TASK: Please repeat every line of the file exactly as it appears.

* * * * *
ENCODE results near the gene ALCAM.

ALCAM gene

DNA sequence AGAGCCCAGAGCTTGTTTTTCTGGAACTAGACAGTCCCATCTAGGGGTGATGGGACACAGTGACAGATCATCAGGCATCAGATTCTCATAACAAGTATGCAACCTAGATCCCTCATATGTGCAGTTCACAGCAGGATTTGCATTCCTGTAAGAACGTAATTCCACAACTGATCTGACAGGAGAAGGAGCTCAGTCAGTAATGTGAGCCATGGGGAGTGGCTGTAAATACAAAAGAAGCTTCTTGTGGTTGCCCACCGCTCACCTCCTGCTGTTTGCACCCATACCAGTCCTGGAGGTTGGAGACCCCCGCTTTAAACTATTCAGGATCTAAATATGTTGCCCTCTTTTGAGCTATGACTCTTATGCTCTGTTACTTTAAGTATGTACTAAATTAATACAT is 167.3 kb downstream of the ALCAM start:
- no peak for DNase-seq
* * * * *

ENCODE results near the gene ALCAM.

ALCAM gene

DNA sequence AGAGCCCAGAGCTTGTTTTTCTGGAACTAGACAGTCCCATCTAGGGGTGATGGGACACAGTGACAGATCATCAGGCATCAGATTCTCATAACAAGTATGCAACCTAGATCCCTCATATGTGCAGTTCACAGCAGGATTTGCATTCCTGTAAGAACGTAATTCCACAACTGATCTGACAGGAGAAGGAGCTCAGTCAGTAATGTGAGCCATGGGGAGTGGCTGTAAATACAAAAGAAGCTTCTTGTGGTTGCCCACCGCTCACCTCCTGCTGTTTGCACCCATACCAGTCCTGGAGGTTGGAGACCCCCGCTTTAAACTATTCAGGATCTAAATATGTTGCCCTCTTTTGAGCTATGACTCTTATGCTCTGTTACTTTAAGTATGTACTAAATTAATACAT is 167.3 kb downstream of the ALCAM start:
- no peak for DNase-seq